Bocanegra's understanding of kids and violence stems from his own history. He spent 14 years in prison for a gang-related murder, turned his life around and is now a graduate student at the University of Chicago. Through the Y, he mentors kids in communities where gangs are a constant presence.
He warns them of the consequences of their online activities. "I'll say, 'Don't you know you're creating a profile of yourself so police can see it?' ... How do you think this will impact you tomorrow, a month from now, five years from now?'... A lot of times, it's 'Who cares?'"
Anderson Chaves, 17, changed his ways, removing a photo on his Facebook page of a man he once admired — Pablo Escobar, the Colombian drug lord killed in a gun battle with authorities. Chaves says he now avoids the back-and-forth online posturing.
"It's part of a macho display, 'Look at me. Look at who I am,'" he says. "They're not thinking that one day they might be standing in front of a judge and someone will pull all this stuff out. They don't think it will happen."
But it does.
Dawn Keating, a Cincinnati police officer who trains other law enforcement about social media, says by the time gang members appear in court, authorities have a dossier of their words and videos online that challenge how they want to portray themselves. "If a guy goes in and says, 'I'm a good person. I've never held a gun,' we can say, 'Look at what he puts out about himself on social media. Here he is with a gun.' It helps debunk a lot of things."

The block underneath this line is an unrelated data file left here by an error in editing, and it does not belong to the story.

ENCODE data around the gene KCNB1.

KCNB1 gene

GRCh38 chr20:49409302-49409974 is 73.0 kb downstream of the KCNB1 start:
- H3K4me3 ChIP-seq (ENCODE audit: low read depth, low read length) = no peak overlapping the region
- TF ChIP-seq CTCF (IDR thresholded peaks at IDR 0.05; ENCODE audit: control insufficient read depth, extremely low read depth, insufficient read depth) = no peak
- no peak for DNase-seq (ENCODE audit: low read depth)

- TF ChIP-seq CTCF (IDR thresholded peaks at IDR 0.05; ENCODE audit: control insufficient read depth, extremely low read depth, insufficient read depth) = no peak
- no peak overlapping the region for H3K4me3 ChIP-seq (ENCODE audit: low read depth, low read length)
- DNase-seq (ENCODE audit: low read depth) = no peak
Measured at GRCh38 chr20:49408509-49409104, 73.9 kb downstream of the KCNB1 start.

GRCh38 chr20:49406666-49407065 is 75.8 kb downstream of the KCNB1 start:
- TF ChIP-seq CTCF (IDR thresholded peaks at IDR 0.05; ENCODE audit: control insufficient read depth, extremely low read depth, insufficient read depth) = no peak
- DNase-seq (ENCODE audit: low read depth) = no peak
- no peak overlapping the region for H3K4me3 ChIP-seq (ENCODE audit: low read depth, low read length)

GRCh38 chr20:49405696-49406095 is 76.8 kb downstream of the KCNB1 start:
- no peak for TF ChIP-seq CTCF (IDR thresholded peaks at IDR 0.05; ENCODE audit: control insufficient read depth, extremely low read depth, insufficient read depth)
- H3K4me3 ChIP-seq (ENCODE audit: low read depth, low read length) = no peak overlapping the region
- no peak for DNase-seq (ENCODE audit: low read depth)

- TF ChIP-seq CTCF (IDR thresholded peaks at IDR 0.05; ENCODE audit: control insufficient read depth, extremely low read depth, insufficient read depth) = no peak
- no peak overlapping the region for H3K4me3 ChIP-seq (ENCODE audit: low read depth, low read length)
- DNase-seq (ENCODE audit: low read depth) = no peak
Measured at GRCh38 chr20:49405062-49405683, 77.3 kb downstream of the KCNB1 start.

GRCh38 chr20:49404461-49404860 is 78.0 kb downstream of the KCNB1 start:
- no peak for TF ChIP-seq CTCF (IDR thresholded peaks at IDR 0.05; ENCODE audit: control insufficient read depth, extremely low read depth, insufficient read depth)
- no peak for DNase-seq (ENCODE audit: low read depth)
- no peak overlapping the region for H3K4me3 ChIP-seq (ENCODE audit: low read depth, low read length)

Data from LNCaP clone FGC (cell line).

Despite those successes, police say monitoring social media is time-consuming and frustrating.
Eric Vento, a Houston police officer and gang specialist, says he sometimes creates aliases to befriend gang members online.
"You have to build your persona," he says. "That comes through countless, tedious hours of posting comments. You have to get to be friends with these people. You have to let them into your fake world. You have to build their trust. Only then, will they let you in. Until that time, you're there twiddling your thumbs."
Older gang members tend to restrict public access to their Facebook pages, but they can sometimes be found online through their wives and friends, he says. "They bite all the time," Vento says. "It's a question of keeping the bite. ... Depending on how high they are in the (gang) hierarchy, they're pretty suspicious. They know law enforcement is on Facebook. Maybe they're not thinking about it 24/7. They see there are enough news stories. They know there are fake profiles."
Younger gang members seem less cautious and more accustomed to sharing their lives online. And that can be a boon to police.
In Daytona Beach, Fla., in October, after a group of teens claiming to be in a gang pummeled and kicked a 14 year old, the victim's mother found the beating video posted on Facebook that night, says detective Scott Barnes.
After she contacted police, they quickly tracked down the suspects in their schools, Barnes says. The five, 13 to 18, were charged with aggravated criminal battery, he adds, and all pleaded guilty.
"Everybody wants to be cool and get the street cred they feel they deserve," he says. "It's not very smart, that's for sure. ... It's sad it's come to this. Some of these kids will be OK, but there's a group out there who are going to ruin their lives and end up in prison a long time or be dead. It's hard to get ahead of this, but we're trying."
Sharon Cohen is a Chicago-based national writer and can be reached at firstname.lastname@example.org.
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